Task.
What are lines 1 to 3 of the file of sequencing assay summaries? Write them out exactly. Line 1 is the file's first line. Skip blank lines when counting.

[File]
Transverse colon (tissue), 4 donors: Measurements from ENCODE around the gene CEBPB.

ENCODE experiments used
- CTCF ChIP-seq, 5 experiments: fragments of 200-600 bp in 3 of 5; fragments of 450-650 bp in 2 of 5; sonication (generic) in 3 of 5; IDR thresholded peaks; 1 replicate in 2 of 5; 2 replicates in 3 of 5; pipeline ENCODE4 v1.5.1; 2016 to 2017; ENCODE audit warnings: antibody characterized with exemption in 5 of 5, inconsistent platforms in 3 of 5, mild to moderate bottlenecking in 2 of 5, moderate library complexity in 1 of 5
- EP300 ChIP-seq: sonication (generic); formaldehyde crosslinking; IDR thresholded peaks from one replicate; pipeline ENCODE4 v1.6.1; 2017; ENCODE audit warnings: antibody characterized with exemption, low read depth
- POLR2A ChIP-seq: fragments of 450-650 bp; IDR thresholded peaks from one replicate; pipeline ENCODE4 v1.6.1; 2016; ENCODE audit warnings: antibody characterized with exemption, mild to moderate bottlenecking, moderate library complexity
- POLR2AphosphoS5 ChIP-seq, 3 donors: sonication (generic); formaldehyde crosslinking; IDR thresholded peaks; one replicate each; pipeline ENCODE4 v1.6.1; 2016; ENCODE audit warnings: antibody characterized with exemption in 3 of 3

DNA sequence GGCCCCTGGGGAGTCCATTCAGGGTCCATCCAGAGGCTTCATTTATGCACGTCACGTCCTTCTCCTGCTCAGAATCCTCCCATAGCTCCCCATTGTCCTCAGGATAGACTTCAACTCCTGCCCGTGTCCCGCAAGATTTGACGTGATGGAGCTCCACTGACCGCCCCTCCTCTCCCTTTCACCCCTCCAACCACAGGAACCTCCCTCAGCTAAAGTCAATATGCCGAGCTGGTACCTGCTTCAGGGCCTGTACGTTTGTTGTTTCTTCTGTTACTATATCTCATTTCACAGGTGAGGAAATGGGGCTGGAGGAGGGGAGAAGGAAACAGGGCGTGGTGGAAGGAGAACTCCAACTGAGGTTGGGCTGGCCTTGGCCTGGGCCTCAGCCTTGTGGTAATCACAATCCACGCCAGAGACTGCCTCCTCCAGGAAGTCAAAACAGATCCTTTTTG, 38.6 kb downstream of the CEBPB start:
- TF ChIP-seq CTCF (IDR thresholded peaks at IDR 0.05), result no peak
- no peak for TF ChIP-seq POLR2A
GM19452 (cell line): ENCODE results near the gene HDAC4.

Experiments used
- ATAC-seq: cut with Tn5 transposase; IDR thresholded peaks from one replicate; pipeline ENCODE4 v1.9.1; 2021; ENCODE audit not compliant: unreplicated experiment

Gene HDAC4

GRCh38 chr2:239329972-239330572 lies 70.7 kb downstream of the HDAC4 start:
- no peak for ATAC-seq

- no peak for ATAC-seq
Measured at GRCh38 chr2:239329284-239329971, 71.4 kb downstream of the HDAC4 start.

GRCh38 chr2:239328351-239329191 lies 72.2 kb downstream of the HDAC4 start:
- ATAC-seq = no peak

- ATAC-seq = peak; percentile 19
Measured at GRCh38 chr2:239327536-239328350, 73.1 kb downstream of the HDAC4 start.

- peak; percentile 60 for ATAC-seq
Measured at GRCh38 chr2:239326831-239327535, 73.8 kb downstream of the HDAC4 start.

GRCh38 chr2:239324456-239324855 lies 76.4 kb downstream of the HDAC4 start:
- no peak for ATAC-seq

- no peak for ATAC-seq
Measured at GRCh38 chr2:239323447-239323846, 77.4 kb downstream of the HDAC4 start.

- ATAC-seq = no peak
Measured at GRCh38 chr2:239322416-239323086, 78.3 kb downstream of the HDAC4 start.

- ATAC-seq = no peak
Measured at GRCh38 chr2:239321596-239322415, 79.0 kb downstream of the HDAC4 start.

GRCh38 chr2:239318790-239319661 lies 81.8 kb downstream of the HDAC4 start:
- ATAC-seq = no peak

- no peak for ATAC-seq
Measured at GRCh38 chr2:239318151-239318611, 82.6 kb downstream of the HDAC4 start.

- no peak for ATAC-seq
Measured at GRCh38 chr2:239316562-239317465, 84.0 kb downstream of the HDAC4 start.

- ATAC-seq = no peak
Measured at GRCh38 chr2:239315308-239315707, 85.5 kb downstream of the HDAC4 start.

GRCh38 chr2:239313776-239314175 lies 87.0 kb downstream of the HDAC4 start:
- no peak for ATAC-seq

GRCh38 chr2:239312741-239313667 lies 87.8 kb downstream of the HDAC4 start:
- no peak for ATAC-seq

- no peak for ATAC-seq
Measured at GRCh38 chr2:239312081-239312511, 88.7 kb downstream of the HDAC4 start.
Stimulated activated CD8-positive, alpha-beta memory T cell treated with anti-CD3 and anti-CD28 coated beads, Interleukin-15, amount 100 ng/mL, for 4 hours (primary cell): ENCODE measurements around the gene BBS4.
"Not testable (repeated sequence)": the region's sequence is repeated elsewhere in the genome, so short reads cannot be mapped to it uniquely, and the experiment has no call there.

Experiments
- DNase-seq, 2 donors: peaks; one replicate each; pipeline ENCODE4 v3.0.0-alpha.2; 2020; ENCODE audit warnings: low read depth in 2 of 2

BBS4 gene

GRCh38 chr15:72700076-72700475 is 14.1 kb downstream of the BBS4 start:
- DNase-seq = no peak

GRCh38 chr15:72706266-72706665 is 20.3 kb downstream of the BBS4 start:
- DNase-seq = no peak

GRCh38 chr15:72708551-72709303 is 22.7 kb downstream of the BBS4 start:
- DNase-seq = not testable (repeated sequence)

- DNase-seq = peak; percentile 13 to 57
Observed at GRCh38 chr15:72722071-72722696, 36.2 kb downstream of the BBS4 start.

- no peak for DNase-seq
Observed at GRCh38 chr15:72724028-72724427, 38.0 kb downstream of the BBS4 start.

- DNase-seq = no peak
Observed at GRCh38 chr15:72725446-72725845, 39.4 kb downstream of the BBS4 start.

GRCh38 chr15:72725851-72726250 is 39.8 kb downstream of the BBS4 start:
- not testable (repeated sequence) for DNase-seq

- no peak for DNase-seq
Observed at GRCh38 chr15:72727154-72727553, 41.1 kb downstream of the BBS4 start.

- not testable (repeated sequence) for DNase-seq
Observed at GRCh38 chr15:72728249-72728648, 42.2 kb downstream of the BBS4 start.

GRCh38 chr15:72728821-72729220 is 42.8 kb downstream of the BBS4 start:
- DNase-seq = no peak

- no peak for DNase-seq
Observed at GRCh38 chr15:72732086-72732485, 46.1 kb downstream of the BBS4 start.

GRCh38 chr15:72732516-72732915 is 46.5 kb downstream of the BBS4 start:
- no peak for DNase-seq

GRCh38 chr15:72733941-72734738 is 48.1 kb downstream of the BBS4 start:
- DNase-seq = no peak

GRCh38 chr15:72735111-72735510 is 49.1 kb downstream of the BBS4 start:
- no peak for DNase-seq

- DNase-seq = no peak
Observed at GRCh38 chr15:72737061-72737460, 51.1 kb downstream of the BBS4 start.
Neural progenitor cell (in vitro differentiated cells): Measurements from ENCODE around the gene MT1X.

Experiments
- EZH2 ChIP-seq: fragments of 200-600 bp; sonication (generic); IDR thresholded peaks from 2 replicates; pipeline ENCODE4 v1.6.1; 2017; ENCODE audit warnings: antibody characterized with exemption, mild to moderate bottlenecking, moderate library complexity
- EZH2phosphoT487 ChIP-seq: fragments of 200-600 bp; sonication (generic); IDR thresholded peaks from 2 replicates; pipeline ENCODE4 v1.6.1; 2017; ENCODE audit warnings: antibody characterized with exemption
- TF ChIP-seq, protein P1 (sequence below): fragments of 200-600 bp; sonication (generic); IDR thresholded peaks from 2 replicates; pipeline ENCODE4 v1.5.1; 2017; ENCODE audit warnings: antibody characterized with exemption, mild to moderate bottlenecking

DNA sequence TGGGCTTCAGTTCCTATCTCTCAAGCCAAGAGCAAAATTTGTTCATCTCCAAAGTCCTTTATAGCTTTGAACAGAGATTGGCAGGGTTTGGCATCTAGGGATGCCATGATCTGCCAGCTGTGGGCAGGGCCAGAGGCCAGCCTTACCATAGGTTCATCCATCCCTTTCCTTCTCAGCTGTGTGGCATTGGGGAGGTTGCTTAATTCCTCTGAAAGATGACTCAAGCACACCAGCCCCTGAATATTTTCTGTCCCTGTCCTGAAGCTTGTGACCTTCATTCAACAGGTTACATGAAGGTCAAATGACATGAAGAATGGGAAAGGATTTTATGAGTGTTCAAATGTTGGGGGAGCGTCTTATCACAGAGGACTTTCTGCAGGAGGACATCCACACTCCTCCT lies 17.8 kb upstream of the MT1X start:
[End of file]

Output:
Transverse colon (tissue), 4 donors: Measurements from ENCODE around the gene CEBPB.

ENCODE experiments used
- CTCF ChIP-seq, 5 experiments: fragments of 200-600 bp in 3 of 5; fragments of 450-650 bp in 2 of 5; sonication (generic) in 3 of 5; IDR thresholded peaks; 1 replicate in 2 of 5; 2 replicates in 3 of 5; pipeline ENCODE4 v1.5.1; 2016 to 2017; ENCODE audit warnings: antibody characterized with exemption in 5 of 5, inconsistent platforms in 3 of 5, mild to moderate bottlenecking in 2 of 5, moderate library complexity in 1 of 5